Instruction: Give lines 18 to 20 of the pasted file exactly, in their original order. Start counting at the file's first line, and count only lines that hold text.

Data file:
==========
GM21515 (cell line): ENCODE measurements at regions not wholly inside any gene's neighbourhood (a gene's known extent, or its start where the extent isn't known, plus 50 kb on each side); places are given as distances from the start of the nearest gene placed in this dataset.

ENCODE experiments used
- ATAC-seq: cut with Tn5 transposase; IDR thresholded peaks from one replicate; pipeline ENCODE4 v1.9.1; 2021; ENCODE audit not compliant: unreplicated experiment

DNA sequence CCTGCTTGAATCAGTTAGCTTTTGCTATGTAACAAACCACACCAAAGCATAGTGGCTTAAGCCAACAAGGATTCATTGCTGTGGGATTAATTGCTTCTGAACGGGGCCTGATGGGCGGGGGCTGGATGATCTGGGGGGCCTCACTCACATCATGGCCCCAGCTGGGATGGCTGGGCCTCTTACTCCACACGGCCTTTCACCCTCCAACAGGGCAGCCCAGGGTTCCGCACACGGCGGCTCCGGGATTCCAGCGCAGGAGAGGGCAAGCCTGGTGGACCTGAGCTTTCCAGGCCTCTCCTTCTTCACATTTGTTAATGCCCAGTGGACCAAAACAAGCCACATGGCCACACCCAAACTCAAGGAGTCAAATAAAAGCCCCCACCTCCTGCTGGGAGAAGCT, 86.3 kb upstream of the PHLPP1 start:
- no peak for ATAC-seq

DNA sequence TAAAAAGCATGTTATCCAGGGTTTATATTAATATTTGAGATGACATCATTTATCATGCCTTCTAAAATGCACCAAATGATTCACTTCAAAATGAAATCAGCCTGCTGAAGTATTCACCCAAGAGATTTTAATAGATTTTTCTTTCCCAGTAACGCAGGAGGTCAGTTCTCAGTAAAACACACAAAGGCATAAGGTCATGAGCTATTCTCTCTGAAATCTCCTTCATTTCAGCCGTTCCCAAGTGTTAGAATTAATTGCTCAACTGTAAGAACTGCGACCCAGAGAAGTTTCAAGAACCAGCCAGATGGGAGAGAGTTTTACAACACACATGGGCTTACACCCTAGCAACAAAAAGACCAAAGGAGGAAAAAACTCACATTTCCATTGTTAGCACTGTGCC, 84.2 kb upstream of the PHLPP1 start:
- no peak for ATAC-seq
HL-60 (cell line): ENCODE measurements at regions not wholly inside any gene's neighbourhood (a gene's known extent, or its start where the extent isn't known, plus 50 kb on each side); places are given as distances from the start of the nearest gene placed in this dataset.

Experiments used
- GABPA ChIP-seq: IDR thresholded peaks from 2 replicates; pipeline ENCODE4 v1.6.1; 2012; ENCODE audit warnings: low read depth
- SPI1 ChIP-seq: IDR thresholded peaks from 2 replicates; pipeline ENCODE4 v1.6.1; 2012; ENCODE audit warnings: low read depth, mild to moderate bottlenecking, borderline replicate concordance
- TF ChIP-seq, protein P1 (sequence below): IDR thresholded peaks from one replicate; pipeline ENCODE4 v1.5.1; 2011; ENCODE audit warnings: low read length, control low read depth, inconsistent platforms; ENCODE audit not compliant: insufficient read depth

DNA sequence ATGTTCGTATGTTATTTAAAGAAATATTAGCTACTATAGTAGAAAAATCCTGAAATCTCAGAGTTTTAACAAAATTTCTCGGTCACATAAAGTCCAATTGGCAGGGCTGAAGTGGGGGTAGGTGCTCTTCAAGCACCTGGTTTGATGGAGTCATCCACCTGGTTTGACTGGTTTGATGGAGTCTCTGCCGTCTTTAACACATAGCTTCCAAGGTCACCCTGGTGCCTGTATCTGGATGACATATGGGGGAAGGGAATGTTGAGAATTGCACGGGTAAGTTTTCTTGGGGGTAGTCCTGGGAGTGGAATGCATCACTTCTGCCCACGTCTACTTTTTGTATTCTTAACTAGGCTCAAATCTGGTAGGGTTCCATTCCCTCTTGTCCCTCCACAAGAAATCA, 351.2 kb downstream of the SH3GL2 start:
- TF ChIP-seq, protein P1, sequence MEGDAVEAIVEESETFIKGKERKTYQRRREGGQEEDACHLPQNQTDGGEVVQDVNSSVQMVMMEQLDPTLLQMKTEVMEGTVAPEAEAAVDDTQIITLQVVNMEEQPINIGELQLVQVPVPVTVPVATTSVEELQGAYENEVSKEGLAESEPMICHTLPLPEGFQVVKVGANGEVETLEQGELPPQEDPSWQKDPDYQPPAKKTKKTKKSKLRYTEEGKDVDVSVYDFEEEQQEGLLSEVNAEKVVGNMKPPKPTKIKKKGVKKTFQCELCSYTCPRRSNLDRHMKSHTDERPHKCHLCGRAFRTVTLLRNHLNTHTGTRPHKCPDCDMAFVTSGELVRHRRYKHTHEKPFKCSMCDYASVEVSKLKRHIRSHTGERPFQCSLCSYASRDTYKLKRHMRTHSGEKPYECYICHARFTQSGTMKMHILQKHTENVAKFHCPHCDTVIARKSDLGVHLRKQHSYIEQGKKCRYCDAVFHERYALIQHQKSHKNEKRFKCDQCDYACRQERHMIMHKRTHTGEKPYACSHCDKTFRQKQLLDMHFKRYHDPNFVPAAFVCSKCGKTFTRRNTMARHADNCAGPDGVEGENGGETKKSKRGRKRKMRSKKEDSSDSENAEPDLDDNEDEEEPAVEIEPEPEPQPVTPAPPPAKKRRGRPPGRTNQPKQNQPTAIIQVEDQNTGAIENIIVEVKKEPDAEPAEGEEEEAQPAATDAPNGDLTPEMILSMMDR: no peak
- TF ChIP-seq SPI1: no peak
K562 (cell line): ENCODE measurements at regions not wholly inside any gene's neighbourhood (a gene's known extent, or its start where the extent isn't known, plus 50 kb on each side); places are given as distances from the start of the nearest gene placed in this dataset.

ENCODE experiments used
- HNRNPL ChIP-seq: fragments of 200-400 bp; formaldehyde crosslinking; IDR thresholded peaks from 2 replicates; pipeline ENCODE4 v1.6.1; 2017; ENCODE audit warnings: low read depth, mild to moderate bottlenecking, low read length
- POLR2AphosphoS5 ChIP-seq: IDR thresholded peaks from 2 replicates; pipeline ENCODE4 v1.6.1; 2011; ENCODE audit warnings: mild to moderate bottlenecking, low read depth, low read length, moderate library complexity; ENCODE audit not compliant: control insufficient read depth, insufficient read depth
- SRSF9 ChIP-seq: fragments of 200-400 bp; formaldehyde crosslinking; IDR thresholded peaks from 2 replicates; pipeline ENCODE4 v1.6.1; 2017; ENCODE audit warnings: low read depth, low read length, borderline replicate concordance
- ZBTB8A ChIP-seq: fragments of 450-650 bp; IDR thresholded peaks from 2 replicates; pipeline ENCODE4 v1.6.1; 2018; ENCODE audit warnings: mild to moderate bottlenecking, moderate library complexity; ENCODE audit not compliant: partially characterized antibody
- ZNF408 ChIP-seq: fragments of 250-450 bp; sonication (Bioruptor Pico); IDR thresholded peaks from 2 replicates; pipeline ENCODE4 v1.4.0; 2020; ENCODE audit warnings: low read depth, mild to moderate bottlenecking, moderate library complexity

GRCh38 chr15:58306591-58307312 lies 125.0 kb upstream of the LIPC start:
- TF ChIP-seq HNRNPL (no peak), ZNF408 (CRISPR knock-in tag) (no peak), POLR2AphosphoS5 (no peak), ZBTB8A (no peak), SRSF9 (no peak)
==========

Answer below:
- HNRNPL ChIP-seq: fragments of 200-400 bp; formaldehyde crosslinking; IDR thresholded peaks from 2 replicates; pipeline ENCODE4 v1.6.1; 2017; ENCODE audit warnings: low read depth, mild to moderate bottlenecking, low read length
- POLR2AphosphoS5 ChIP-seq: IDR thresholded peaks from 2 replicates; pipeline ENCODE4 v1.6.1; 2011; ENCODE audit warnings: mild to moderate bottlenecking, low read depth, low read length, moderate library complexity; ENCODE audit not compliant: control insufficient read depth, insufficient read depth
- SRSF9 ChIP-seq: fragments of 200-400 bp; formaldehyde crosslinking; IDR thresholded peaks from 2 replicates; pipeline ENCODE4 v1.6.1; 2017; ENCODE audit warnings: low read depth, low read length, borderline replicate concordance